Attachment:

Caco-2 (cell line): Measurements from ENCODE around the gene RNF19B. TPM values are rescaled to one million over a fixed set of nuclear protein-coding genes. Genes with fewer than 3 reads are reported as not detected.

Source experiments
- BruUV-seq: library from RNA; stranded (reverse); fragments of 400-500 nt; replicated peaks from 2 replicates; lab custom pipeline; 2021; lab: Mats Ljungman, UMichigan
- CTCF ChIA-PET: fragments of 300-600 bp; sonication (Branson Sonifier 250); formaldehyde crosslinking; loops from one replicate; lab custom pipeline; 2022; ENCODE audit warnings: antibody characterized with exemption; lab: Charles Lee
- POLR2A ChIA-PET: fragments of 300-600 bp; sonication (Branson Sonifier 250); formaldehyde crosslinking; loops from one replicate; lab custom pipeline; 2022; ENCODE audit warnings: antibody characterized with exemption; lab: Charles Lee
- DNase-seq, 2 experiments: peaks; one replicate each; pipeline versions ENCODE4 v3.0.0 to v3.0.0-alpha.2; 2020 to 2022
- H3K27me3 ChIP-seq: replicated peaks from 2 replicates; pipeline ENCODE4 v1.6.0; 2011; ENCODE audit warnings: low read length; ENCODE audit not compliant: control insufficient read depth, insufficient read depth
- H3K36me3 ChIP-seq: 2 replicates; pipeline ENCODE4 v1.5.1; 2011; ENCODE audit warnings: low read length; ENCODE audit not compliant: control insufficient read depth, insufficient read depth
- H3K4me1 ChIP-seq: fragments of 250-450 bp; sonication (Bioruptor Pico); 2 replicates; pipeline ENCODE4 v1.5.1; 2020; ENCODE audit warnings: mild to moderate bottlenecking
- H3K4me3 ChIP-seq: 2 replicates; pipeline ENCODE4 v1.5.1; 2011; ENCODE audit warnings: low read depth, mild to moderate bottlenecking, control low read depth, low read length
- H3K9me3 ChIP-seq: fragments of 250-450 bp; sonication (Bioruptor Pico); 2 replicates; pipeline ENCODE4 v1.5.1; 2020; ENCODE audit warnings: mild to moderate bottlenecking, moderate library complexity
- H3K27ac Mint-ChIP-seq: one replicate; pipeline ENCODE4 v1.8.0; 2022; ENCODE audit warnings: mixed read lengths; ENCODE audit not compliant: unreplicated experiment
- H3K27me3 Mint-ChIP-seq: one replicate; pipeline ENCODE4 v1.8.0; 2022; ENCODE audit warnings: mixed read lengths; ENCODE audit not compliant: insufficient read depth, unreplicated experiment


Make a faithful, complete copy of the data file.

Caco-2 (cell line): Measurements from ENCODE around the gene RNF19B. TPM values are rescaled to one million over a fixed set of nuclear protein-coding genes. Genes with fewer than 3 reads are reported as not detected.

Source experiments
- BruUV-seq: library from RNA; stranded (reverse); fragments of 400-500 nt; replicated peaks from 2 replicates; lab custom pipeline; 2021; lab: Mats Ljungman, UMichigan
- CTCF ChIA-PET: fragments of 300-600 bp; sonication (Branson Sonifier 250); formaldehyde crosslinking; loops from one replicate; lab custom pipeline; 2022; ENCODE audit warnings: antibody characterized with exemption; lab: Charles Lee
- POLR2A ChIA-PET: fragments of 300-600 bp; sonication (Branson Sonifier 250); formaldehyde crosslinking; loops from one replicate; lab custom pipeline; 2022; ENCODE audit warnings: antibody characterized with exemption; lab: Charles Lee
- DNase-seq, 2 experiments: peaks; one replicate each; pipeline versions ENCODE4 v3.0.0 to v3.0.0-alpha.2; 2020 to 2022
- H3K27me3 ChIP-seq: replicated peaks from 2 replicates; pipeline ENCODE4 v1.6.0; 2011; ENCODE audit warnings: low read length; ENCODE audit not compliant: control insufficient read depth, insufficient read depth
- H3K36me3 ChIP-seq: 2 replicates; pipeline ENCODE4 v1.5.1; 2011; ENCODE audit warnings: low read length; ENCODE audit not compliant: control insufficient read depth, insufficient read depth
- H3K4me1 ChIP-seq: fragments of 250-450 bp; sonication (Bioruptor Pico); 2 replicates; pipeline ENCODE4 v1.5.1; 2020; ENCODE audit warnings: mild to moderate bottlenecking
- H3K4me3 ChIP-seq: 2 replicates; pipeline ENCODE4 v1.5.1; 2011; ENCODE audit warnings: low read depth, mild to moderate bottlenecking, control low read depth, low read length
- H3K9me3 ChIP-seq: fragments of 250-450 bp; sonication (Bioruptor Pico); 2 replicates; pipeline ENCODE4 v1.5.1; 2020; ENCODE audit warnings: mild to moderate bottlenecking, moderate library complexity
- H3K27ac Mint-ChIP-seq: one replicate; pipeline ENCODE4 v1.8.0; 2022; ENCODE audit warnings: mixed read lengths; ENCODE audit not compliant: unreplicated experiment
- H3K27me3 Mint-ChIP-seq: one replicate; pipeline ENCODE4 v1.8.0; 2022; ENCODE audit warnings: mixed read lengths; ENCODE audit not compliant: insufficient read depth, unreplicated experiment